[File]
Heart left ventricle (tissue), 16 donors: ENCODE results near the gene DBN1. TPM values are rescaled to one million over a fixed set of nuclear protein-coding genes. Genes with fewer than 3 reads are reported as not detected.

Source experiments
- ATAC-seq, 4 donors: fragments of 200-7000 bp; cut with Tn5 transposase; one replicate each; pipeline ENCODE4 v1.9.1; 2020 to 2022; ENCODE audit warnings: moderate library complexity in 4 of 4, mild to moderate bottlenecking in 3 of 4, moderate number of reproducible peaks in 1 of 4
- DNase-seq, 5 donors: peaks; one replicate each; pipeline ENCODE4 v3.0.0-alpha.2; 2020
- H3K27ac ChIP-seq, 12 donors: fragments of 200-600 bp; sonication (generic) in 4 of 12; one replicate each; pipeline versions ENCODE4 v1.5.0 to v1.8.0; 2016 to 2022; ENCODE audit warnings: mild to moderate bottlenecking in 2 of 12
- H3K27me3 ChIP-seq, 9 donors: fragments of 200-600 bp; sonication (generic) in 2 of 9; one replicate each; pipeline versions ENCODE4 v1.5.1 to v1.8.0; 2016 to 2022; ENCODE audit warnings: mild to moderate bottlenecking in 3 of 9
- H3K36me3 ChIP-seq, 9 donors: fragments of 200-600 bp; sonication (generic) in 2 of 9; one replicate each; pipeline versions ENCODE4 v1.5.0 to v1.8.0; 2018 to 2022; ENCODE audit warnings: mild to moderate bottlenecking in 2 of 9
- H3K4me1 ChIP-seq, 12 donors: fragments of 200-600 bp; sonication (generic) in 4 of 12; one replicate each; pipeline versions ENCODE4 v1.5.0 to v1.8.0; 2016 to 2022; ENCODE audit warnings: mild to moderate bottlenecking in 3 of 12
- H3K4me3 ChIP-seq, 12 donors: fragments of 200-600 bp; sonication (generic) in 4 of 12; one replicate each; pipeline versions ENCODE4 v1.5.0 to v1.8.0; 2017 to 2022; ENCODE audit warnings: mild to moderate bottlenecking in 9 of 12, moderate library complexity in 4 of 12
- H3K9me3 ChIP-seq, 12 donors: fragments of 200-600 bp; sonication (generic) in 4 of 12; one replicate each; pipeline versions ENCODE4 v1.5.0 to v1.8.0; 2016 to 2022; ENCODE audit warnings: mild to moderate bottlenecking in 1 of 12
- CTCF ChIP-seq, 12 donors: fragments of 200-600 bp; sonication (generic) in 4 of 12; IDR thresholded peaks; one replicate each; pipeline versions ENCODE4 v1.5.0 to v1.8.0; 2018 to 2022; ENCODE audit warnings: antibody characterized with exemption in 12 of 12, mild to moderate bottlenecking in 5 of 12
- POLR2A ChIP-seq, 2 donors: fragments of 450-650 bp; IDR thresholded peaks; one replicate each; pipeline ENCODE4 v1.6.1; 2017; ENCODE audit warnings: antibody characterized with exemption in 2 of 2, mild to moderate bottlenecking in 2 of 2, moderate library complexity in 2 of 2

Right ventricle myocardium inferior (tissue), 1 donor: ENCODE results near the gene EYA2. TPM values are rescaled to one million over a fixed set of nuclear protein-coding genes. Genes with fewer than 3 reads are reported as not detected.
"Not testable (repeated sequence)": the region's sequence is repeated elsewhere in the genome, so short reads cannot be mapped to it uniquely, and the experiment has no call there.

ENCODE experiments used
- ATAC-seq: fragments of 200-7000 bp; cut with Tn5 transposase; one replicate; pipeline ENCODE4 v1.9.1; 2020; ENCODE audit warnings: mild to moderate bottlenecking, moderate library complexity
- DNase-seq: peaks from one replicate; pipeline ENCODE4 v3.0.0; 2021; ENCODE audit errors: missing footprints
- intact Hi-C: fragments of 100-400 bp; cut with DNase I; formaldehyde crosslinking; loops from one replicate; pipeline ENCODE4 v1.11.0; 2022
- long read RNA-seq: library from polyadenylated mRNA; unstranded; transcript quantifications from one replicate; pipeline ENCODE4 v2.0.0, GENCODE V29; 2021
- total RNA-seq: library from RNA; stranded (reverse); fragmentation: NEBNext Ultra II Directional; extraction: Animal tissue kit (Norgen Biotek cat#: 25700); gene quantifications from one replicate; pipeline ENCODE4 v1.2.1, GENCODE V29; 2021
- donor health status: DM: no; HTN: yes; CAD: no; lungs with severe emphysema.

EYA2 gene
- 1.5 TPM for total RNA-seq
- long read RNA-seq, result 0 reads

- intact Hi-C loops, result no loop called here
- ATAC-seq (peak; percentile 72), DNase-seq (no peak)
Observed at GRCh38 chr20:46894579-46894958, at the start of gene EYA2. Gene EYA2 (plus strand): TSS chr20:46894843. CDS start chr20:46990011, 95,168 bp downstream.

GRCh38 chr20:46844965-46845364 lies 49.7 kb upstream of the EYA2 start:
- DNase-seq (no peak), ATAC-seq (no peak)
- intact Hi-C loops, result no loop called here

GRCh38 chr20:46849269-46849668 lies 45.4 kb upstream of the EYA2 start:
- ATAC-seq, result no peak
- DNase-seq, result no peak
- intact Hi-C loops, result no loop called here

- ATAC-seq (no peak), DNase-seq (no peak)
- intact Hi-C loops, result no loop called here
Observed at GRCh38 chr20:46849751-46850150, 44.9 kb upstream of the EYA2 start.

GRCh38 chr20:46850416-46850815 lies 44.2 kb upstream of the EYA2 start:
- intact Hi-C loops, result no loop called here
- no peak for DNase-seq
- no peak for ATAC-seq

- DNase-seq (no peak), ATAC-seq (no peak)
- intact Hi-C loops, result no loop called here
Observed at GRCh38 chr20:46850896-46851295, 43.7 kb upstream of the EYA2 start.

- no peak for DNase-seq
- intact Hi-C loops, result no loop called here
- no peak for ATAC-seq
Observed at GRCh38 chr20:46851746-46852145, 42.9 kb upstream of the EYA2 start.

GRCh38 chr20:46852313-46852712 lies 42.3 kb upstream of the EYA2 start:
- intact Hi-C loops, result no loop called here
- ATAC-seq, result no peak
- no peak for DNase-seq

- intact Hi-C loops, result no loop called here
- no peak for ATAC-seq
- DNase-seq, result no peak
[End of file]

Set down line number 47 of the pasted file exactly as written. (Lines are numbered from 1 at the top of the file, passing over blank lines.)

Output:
- no peak for ATAC-seq